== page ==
When an exchange traded fund (ETF) is associated with high or low beta, what exactly does that entail? It all boils down to risk and how much an investor is willing to accept, which is different for everybody.
So in essence, beta is a metric that can measure risk or just how volatile an asset can be relative to the overall market. Volatility is associated with how much the value of an asset can fluctuate, so in terms of ETFs, a high-beta ETF suggests a more volatile fund, and vice versa for a low-beta ETF.
Does the adage of “no risk, no reward” hold up when it comes to high-beta ETFs? In times when the market is rallying, that could be the case. Right now, the S&P 500 is up about 5% and the S&P High Beta Index is up about 7.4%, providing a bit more performance compared the the index sans the high-beta component.
When you stretch out that timeframe to 10 years, the outperformance is still apparent with the high-beta index over 10% higher. As noted in the chart below, however, there are times when the high-beta index outdoes the regular index and when it falls below, which speaks to its higher volatility.
That said, on the opposite end of the spectrum, an ETF identified as low-beta could be ideal for investors who are more risk-averse. A low-beta ETF could be ideal in times when there’s heavy market fluctuations in order to help minimize volatility.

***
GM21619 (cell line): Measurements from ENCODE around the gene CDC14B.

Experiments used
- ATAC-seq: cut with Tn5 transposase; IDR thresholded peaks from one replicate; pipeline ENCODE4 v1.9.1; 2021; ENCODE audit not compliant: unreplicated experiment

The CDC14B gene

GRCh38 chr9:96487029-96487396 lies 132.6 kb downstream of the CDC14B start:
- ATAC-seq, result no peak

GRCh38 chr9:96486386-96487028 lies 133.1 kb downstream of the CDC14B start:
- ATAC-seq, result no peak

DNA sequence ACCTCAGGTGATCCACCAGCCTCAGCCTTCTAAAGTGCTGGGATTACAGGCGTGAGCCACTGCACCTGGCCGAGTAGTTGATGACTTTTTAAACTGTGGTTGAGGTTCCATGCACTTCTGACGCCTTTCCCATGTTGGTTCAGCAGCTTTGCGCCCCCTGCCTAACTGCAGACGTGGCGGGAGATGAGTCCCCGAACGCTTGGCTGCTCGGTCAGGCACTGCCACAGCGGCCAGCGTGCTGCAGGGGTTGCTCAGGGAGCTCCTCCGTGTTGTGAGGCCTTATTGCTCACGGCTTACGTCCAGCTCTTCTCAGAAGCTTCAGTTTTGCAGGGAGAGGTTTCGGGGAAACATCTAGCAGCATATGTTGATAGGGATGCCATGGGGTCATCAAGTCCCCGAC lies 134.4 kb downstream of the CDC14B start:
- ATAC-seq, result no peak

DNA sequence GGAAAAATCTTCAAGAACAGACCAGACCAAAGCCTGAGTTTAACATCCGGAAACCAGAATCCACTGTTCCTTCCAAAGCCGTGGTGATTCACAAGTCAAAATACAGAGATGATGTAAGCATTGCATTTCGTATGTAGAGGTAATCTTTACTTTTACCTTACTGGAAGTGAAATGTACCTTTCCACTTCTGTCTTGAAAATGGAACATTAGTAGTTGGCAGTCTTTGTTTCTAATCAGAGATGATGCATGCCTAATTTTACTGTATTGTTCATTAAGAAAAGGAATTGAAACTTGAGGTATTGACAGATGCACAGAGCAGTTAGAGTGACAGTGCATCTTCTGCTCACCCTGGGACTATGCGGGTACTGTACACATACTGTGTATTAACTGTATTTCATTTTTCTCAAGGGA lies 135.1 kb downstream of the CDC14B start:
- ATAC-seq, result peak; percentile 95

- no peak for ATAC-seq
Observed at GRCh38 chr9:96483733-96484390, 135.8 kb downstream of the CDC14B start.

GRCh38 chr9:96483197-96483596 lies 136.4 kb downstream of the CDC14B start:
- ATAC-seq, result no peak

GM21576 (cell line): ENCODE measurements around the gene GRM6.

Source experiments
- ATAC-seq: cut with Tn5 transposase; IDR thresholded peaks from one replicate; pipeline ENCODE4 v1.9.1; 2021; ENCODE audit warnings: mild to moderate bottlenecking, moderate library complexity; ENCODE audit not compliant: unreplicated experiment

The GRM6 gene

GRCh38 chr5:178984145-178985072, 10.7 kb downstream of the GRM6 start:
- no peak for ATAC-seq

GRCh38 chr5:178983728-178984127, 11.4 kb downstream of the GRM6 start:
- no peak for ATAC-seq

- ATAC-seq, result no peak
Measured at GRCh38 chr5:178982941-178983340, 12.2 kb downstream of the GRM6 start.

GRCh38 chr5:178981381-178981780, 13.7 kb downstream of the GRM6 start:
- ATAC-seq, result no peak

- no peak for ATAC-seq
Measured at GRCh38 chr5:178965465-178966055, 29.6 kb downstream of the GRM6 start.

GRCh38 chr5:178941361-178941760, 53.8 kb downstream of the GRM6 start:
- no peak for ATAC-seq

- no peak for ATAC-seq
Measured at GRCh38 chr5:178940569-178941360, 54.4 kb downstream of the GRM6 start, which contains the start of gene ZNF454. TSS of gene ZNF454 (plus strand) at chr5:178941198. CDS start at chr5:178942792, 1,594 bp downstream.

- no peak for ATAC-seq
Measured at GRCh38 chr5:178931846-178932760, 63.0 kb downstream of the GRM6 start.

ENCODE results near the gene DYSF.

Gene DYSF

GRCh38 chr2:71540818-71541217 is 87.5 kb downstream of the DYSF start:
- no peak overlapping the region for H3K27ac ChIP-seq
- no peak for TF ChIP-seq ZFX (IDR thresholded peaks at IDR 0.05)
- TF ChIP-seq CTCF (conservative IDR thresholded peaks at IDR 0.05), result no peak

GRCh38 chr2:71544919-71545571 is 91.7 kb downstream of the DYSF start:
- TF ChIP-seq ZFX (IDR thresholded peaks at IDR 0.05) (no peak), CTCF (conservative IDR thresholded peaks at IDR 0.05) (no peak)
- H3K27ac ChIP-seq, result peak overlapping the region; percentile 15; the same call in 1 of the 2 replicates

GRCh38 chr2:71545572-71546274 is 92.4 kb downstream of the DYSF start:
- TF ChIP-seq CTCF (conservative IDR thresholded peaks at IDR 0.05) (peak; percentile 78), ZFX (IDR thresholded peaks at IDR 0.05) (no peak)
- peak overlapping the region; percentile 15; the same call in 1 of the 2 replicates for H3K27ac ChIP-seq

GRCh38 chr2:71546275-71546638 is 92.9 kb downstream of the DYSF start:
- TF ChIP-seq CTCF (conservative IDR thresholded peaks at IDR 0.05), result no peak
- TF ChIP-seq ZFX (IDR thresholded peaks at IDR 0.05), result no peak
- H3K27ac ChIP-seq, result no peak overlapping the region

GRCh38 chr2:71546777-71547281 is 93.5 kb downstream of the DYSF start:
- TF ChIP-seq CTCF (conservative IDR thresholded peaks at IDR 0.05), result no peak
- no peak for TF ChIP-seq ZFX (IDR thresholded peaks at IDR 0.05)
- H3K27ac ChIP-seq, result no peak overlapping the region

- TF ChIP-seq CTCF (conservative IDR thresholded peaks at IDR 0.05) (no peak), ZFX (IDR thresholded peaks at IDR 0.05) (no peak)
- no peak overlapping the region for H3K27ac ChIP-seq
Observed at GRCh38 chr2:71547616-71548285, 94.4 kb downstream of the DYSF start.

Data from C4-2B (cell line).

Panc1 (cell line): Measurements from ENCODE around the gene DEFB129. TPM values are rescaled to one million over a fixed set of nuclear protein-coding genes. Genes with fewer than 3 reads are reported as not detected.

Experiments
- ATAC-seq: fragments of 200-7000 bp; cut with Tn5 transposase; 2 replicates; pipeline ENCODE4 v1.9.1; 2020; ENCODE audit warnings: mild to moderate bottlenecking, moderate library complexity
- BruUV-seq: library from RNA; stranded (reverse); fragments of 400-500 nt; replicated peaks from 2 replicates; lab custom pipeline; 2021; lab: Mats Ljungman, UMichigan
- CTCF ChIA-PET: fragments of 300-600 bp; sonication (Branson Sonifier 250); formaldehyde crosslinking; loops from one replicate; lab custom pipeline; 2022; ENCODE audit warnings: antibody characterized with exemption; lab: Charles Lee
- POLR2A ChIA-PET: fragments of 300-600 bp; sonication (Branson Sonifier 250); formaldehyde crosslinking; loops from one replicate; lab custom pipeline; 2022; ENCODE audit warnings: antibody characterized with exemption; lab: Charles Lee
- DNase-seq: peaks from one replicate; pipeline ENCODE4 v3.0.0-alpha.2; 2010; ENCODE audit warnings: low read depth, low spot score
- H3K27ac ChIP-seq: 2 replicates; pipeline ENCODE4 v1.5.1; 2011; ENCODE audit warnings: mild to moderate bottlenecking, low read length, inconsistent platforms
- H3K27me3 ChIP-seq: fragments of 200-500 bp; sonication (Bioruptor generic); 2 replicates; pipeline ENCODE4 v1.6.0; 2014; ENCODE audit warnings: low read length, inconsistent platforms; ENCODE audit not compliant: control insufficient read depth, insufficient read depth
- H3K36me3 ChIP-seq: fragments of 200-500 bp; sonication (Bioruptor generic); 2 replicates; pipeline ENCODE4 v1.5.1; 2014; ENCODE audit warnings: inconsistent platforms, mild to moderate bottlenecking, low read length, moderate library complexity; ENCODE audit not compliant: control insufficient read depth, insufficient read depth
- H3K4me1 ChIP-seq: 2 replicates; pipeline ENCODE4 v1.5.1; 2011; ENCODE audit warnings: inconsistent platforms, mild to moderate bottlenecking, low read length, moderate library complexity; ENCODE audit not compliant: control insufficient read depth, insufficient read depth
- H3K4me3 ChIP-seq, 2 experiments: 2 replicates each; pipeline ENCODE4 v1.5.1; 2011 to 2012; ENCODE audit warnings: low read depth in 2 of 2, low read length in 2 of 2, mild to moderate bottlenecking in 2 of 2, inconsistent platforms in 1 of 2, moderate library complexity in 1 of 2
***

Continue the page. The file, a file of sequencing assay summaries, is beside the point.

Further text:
The VIX: Popular Volatility Measurement
Are there any measurements that investors can use to get a pulse on volatility in the stock market? One popular tool is the CBOE S&P 500 Volatility Index. It’s based on call and put options in the S&P 500, which can give an idea of the 30-day expected volatility of the index.
So far for the year, the VIX has been lower versus last year when it registered a 33.4 reading on April 29, 2022. At that time, inflation fears and rising interest rates were spooking investors. Those factors still remain, but to a lesser degree as optimism around fewer rate hikes by the Federal Reserve is giving investors some hope.
Of course, that could all change if economic data suggests that a recession could be forthcoming. There could be other events that could spark more volatility that are unforeseen, just like Russia’s invasion of Ukraine last year.
Either way, the VIX can give investors a snapshot on the level of volatility in the stock market, or at least the S&P 500. They can use this as a gauge to decide whether the market is calm enough to enter or to exit, stay tight, or add hedging positions if things get too rocky.
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